Lansweeper: The Network Admin’s Best Friend

by Thomas Shinder [Published on 17 Aug. 2009 / Last Updated on 17 Aug. 2009]

Product Review for Lansweeper’s freeware Network Inventory Tool, a powerful and effective solution to your inventory needs.

Product: Lansweeper

Product Homepage: click here

Demo: click here

Introduction

Things are tough all over. IT departments need to be able to do more with less. This is because the business of Information Technology is not getting the money it used to get. The entire business scene is going through stress and many IT shops are actually losing headcount. What does this mean? Well, essentially, it means that if you are one of the survivors, you are going to have to do the work of the people that were let go, and probably not get paid any more for it.

The current economical situation also means that you are not going to have the funds to pay for the tools you need to get things done faster. This can be a real headache if you are responsible for keeping track of the hardware and software on your network. Maybe you are already using an enterprise management console and your boss has come to you and said that the firm can not afford to continue paying the licensing for what you have been using. Maybe you have not even been using any management and reporting consoles, but the company is growing and you do not have time anymore to do manual or piecemeal audits.

What you need is a cost effective, yet powerful tool that can perform hardware and software inventory that is easy to install, configure and manage. This tool would ideally be one that you “set it and forget it”. This way, you do not have to constantly tweak and mess with it to make sure it does what you want it to do. You also do not want to pay confiscatory licensing fees, if for no other reasons than your boss said that there is no money for that.

If all this sounds like a description of what’s happening in your life now, then I have some good news for you. That good news can be summarized in one word: Lansweeper.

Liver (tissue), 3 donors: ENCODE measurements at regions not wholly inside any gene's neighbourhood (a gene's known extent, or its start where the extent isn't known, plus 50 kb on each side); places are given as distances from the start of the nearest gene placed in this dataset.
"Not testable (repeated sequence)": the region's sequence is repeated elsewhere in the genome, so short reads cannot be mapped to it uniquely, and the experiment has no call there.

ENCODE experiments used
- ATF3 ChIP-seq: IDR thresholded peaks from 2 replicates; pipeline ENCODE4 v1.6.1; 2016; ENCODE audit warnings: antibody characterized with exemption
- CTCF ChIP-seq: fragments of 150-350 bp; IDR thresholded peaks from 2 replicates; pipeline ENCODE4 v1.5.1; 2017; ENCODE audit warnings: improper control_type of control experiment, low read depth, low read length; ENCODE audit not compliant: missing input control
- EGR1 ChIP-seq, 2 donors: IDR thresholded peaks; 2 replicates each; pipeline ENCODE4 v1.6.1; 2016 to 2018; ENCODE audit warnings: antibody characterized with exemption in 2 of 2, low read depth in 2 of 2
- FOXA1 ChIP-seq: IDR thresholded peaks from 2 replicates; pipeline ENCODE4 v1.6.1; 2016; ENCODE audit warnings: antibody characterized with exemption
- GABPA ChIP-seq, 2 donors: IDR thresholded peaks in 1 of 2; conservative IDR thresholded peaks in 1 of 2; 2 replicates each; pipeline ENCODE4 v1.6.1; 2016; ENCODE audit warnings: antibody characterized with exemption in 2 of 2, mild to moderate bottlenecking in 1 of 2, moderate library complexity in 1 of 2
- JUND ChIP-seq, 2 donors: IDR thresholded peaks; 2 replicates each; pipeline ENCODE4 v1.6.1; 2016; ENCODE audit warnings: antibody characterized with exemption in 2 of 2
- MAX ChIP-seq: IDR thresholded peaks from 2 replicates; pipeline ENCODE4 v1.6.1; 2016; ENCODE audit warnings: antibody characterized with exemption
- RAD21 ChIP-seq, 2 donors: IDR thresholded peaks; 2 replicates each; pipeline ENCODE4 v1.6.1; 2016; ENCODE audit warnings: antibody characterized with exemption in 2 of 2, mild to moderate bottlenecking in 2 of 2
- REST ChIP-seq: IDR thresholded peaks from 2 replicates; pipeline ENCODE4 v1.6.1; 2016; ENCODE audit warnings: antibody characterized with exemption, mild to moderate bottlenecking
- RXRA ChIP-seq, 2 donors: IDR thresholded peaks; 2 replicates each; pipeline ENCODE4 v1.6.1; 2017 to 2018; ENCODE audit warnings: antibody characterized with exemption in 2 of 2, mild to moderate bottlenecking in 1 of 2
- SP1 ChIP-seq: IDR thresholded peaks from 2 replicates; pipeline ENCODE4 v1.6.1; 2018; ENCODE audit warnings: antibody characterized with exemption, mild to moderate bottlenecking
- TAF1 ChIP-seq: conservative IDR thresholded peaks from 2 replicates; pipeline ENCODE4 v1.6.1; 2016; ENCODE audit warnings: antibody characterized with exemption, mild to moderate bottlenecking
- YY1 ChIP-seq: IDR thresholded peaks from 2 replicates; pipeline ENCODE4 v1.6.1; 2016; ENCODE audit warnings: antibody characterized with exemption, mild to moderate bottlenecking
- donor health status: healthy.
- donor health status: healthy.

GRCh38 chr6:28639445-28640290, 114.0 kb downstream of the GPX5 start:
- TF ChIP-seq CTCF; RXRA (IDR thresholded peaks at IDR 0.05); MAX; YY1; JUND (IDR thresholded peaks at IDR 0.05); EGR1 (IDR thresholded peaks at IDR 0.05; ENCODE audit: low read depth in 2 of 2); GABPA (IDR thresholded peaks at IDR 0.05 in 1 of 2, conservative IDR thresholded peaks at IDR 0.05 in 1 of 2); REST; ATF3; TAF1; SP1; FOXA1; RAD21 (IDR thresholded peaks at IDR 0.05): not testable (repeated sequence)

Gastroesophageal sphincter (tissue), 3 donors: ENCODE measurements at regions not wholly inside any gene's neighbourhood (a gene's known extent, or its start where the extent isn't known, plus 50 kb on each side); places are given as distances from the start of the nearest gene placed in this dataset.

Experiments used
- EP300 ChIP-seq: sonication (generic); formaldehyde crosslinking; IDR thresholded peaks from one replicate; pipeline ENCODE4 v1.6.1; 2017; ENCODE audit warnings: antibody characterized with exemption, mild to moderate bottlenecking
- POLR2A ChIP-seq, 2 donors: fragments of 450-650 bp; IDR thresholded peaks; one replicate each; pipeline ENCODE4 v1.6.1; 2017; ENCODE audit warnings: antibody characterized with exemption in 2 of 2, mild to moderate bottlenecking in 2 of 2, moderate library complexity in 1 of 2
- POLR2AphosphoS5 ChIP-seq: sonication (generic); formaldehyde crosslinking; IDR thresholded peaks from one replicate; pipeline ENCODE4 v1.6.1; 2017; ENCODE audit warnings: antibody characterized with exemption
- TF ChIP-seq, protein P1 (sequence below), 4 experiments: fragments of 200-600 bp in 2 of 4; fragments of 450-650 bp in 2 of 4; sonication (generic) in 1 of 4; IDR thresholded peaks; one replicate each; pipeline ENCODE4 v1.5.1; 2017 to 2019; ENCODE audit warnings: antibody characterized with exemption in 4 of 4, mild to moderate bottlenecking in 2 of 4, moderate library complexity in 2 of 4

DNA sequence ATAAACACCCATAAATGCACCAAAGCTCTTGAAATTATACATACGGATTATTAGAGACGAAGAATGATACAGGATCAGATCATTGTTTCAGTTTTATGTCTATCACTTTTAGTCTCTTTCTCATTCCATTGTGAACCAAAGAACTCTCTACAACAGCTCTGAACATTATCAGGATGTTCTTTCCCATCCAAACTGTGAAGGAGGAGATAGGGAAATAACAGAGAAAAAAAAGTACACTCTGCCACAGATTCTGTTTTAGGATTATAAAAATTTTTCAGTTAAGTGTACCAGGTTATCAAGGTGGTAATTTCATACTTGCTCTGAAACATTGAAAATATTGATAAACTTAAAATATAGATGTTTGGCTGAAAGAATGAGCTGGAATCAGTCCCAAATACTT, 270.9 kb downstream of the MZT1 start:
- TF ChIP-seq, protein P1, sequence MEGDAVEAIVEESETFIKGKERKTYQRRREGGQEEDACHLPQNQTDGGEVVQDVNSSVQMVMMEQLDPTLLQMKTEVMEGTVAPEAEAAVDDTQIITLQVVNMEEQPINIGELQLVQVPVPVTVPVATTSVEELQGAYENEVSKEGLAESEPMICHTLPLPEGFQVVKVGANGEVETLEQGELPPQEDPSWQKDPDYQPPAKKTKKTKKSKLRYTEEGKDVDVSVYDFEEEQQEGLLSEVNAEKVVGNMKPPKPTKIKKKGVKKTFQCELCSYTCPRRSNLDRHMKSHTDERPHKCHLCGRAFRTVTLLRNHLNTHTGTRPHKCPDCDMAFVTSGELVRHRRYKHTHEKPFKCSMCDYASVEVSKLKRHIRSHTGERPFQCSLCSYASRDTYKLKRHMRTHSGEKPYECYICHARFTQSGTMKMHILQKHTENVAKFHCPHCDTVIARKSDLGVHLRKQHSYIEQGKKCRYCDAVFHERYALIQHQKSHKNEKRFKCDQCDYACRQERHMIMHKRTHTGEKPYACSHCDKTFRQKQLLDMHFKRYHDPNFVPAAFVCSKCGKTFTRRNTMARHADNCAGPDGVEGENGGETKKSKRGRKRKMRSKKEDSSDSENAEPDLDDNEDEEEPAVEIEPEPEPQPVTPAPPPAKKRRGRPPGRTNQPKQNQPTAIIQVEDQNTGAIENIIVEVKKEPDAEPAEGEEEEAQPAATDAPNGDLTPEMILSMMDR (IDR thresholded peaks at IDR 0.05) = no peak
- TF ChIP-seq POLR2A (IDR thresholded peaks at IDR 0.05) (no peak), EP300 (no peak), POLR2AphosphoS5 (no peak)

Lansweeper is a freeware network inventory tool that tracks your hardware and software environment and exposes the information you need in handy reports you can quickly print out and show the boss, letting him know things are running smoothly thanks to your mad management skills!

Did I say “freeware”? I sure did. The freeware version of the software gives you just about everything you need to bolster your job security plans.

Lansweeper has amazingly few software prerequisites. You need the following before you get started:

  • Windows 2003 or above to install the Lansweeper “server”. Note that you can install it on Windows XP, Vista or Windows 7, but for your production environment, it’s best to run the “server” on an actual server.
  • Internet Information Services 5 or above. IIS is needed since management is done through a powerful Web interface.
  • .NET framework 2.0 or above.
  • SQL Server or SQL Server Express. The database contains all the information gathered from the machines you’re tracking on the network

After the prerequisite software is installed, you are good to go. The installer asks a few simple questions about the database you would like to use and where the application files should be located, and that’s about it! Installation is a snap and there is no guesswork. It just works.

The next step in the process is to gather information from the clients. One management task I dread is adding another “agent” into my network mix. Agents, agents, agents! There are too many darned agents! I have got my managed anti-virus agent, my backup agent, my anti-spyware agent, my HIDS agent, my remote winsock agent, and probably a “secret agent”!

Lansweeper does not require you to install any agents on your managed systems. Instead, you configure Group Policy to have the clients run the lsclient.exe application during the start up using a script. Scanning takes place automatically without agent installation and once a quick scan is completed, the results are reported over the network to the Lansweeper server.

Now we can get to the good stuff. Once the information is fed into the Lansweeper database, you can get a taste of the comprehensive reporting Lansweeper enables.

What insight does Lansweeper give you? How about this:

  • Hardware scanning - Discover network hardware and get detailed reports for hardware inventory management. Use this information to determine which machines are candidates for Windows 7 upgrades or use this information to determine depreciation values.
  • Software scanning - Do you know what software is running on your network? Do you have a list of approved software? How about unapproved software? Lansweeper reports light-up your software inventory status so that you can find out who has been naughty or nice.
  • Alert reporting - Alerts let you know if something bad is happening. You need to know about them now, but you also need to keep track of them since alerts can give you knowledge about patterns that could help track down possible systemic issues. Lansweeper alert reporting brings that information to the surface.
  • Active Directory Users - Find out who has logged into the network and from which machines. You can even pin pictures of the users into your database.
  • Active Directory computer details - Discover detailed information about the OS keys and other software keys on the machines in your managed environment. You can even find and recover product keys!